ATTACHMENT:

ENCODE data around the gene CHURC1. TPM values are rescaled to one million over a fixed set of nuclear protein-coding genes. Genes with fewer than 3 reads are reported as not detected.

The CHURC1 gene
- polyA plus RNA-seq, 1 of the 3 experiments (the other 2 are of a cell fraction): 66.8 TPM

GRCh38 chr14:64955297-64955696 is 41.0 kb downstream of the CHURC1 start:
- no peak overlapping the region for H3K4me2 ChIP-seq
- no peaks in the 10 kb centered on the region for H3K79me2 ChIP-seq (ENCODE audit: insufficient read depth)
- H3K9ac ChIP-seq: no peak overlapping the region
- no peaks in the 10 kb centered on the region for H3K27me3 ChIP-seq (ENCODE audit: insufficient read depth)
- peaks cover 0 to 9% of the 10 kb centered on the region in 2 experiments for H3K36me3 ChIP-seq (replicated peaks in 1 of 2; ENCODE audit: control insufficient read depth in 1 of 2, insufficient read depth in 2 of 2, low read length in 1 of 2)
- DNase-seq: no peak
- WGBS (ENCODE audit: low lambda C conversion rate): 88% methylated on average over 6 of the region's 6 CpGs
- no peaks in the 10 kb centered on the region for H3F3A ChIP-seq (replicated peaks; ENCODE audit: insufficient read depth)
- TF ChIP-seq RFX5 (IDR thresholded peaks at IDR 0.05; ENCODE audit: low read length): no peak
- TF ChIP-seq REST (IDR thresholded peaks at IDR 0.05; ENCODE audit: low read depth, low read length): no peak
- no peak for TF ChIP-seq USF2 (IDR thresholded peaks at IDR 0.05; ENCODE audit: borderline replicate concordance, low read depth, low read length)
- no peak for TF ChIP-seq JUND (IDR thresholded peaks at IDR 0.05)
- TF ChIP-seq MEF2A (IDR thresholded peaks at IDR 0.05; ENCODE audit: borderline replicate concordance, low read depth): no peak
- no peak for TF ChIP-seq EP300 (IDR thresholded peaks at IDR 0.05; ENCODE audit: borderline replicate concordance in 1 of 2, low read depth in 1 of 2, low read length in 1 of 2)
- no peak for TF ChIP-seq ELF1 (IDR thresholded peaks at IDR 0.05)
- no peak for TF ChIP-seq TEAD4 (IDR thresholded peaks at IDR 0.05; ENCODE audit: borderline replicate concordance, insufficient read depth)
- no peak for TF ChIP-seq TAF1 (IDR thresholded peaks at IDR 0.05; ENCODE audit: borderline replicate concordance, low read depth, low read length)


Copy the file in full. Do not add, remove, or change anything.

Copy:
ENCODE data around the gene CHURC1. TPM values are rescaled to one million over a fixed set of nuclear protein-coding genes. Genes with fewer than 3 reads are reported as not detected.

The CHURC1 gene
- polyA plus RNA-seq, 1 of the 3 experiments (the other 2 are of a cell fraction): 66.8 TPM

GRCh38 chr14:64955297-64955696 is 41.0 kb downstream of the CHURC1 start:
- no peak overlapping the region for H3K4me2 ChIP-seq
- no peaks in the 10 kb centered on the region for H3K79me2 ChIP-seq (ENCODE audit: insufficient read depth)
- H3K9ac ChIP-seq: no peak overlapping the region
- no peaks in the 10 kb centered on the region for H3K27me3 ChIP-seq (ENCODE audit: insufficient read depth)
- peaks cover 0 to 9% of the 10 kb centered on the region in 2 experiments for H3K36me3 ChIP-seq (replicated peaks in 1 of 2; ENCODE audit: control insufficient read depth in 1 of 2, insufficient read depth in 2 of 2, low read length in 1 of 2)
- DNase-seq: no peak
- WGBS (ENCODE audit: low lambda C conversion rate): 88% methylated on average over 6 of the region's 6 CpGs
- no peaks in the 10 kb centered on the region for H3F3A ChIP-seq (replicated peaks; ENCODE audit: insufficient read depth)
- TF ChIP-seq RFX5 (IDR thresholded peaks at IDR 0.05; ENCODE audit: low read length): no peak
- TF ChIP-seq REST (IDR thresholded peaks at IDR 0.05; ENCODE audit: low read depth, low read length): no peak
- no peak for TF ChIP-seq USF2 (IDR thresholded peaks at IDR 0.05; ENCODE audit: borderline replicate concordance, low read depth, low read length)
- no peak for TF ChIP-seq JUND (IDR thresholded peaks at IDR 0.05)
- TF ChIP-seq MEF2A (IDR thresholded peaks at IDR 0.05; ENCODE audit: borderline replicate concordance, low read depth): no peak
- no peak for TF ChIP-seq EP300 (IDR thresholded peaks at IDR 0.05; ENCODE audit: borderline replicate concordance in 1 of 2, low read depth in 1 of 2, low read length in 1 of 2)
- no peak for TF ChIP-seq ELF1 (IDR thresholded peaks at IDR 0.05)
- no peak for TF ChIP-seq TEAD4 (IDR thresholded peaks at IDR 0.05; ENCODE audit: borderline replicate concordance, insufficient read depth)
- no peak for TF ChIP-seq TAF1 (IDR thresholded peaks at IDR 0.05; ENCODE audit: borderline replicate concordance, low read depth, low read length)